Sakamoto, H., Mezaki, Y., Shikimi, H., Ukena, K. & Tsutsui, K. Dendritic growth and spine formation in response to estrogen in the developing Purkinje cell. Endocrinology 144, 4466–4477 (2003).

  39. 39.

    McCarthy, M. M. et al. The epigenetics of sex differences in the brain. J. Neurosci. 29, 12815–12823 (2009).

  40. 40.

    Abbott, D. H. et al. Nonhuman primate models of polycystic ovary syndrome. Mol. Cell. Endocrinol. 373, 21–28 (2013).

  41. 41.

    Padmanabhan, V. & Veiga-Lopez, A. Sheep models of polycystic ovary syndrome phenotype. Mol. Cell. Endocrinol. 373, 8–20 (2013).

  42. 42.

    Dumesic, D. A., Abbott, D. H. & Padmanabhan, V. Polycystic ovary syndrome and its developmental origins. Rev. Endocr. Metab. Disord. 8, 127–141 (2007).

  43. 43.

    Filippou, P. & Homburg, R. Is foetal hyperexposure to androgens a cause of PCOS? Hum. Reprod. Update 23, 421–432 (2017).

  44. 44.

    Puttabyatappa, M., Cardoso, R. C. & Padmanabhan, V. Effect of maternal PCOS and PCOS-like phenotype on the offspring’s health. Mol. Cell. Endocrinol. 435, 29–39 (2016).

  45. 45.

    Sir-Petermann, T. et al. Metabolic and reproductive features before and during puberty in daughters of women with polycystic ovary syndrome. J. Clin. Endocrinol. Metab. 94, 1923–1930 (2009).

  46. 46.

    Falbo, A. et al. Changes in androgens and insulin sensitivity indexes throughout pregnancy in women with polycystic ovary syndrome (PCOS): relationships with adverse outcomes. J. Ovarian Res. 3, 23 (2010).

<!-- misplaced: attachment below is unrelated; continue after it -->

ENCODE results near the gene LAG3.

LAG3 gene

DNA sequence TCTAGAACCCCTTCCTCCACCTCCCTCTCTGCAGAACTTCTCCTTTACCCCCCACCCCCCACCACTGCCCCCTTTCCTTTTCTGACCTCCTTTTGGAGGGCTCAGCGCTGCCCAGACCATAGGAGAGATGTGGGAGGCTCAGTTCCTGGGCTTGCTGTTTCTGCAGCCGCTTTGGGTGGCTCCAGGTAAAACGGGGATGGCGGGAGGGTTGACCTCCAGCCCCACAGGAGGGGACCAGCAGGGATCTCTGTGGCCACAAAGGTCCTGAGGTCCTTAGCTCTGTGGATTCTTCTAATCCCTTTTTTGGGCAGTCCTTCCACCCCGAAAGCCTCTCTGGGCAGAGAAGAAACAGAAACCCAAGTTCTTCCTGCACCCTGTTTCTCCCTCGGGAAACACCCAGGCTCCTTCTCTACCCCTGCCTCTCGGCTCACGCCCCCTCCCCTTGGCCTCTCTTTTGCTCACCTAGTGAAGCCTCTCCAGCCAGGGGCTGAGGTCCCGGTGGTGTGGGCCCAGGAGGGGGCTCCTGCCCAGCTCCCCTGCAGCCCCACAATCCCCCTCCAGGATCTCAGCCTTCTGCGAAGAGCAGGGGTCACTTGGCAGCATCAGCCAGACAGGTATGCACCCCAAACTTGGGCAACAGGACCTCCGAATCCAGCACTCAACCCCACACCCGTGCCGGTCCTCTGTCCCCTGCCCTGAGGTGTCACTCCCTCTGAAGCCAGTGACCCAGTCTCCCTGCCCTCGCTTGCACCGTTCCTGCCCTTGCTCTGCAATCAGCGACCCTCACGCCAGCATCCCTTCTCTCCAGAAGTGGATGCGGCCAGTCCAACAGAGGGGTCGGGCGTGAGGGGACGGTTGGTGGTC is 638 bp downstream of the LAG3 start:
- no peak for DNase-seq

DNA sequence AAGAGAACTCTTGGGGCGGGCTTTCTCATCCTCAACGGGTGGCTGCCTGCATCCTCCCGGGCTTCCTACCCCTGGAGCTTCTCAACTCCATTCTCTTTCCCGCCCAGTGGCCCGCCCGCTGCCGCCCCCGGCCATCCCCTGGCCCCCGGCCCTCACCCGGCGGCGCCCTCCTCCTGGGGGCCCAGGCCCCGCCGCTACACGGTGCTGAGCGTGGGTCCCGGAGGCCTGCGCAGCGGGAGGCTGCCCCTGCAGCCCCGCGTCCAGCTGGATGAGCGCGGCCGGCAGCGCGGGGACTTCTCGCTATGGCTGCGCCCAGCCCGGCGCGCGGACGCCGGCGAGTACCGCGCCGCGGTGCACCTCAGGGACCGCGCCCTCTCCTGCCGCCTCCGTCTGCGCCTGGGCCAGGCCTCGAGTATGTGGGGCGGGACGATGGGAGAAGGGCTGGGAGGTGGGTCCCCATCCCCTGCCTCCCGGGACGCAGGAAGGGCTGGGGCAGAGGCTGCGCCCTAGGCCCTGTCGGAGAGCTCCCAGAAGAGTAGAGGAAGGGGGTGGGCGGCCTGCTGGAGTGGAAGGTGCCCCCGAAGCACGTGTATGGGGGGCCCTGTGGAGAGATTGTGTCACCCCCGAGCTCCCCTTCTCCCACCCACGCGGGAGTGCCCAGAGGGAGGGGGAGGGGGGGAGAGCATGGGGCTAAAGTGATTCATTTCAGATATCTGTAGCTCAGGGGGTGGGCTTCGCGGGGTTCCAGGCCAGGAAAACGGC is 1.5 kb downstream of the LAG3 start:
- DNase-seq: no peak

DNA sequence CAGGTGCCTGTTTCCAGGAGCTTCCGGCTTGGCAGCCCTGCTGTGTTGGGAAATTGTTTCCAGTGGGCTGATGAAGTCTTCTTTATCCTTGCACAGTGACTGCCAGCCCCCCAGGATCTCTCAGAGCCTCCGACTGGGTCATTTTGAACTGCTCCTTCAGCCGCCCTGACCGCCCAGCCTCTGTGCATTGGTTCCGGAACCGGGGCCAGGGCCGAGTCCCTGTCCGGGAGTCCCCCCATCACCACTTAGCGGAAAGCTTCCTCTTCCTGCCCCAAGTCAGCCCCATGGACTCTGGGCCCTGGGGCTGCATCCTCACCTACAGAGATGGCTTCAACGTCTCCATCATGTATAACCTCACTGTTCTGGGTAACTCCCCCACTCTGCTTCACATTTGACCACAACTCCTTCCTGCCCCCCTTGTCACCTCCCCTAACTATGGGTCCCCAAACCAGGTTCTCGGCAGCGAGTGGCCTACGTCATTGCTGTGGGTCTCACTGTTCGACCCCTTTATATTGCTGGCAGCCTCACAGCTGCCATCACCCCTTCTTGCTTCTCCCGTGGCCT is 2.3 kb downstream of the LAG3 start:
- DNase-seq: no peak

47. 47.

    Maliqueo, M. et al. Placental steroidogenesis in pregnant women with polycystic ovary syndrome. Eur. J. Obstet. Gynecol. Reprod. Biol. 166, 151–155 (2013).

  48. 48.

    Sir-Petermann, T. M. M., Angel, B., Lara, H. E., Perez-Bravo, F. & Recabarren, S. E. Maternal serum androgens in pregnant women with polycystic ovary syndrome: possible implications in prenatal androgenization. Hum. Reprod. 17, 2573–2579 (2002).

  49. 49.

    Maliqueo, M. et al. Continuous administration of a P450 aromatase inhibitor induces polycystic ovary syndrome with a metabolic and endocrine phenotype in female rats at adult age. Endocrinology 154, 434–445 (2013).

  50. 50.

    Wang, L. et al. The expression of sex steroid synthesis and inactivation enzymes in subcutaneous adipose tissue of PCOS patients. J. Steroid Biochem. Mol. Biol. 132, 120–126 (2012).

  51. 51.

    Xita, N. & Tsatsoulis, A. Review: fetal programming of polycystic ovary syndrome by androgen excess: evidence from experimental, clinical, and genetic association studies. J. Clin. Endocrinol. Metab. 91, 1660–1666 (2006).

  52. 52.

    Chakrabarti, B. et al. Genes related to sex steroids, neural growth, and social-emotional behavior are associated with autistic traits, empathy, and Asperger syndrome. Autism Res. 2, 157–177 (2009).

  53. 53.

    Krakowiak, P. et al. Maternal metabolic conditions and risk for autism and other neurodevelopmental disorders. Pediatrics 129, e1121–e1128 (2012).

  54. 54.

    Uzelac, P. S. et al. Gestational diabetes augments hyperandrogenemia in the third trimester of pregnancy. J. Soc. Gynecol. Invest. 12, 282A–282A (2005).

  55. 55.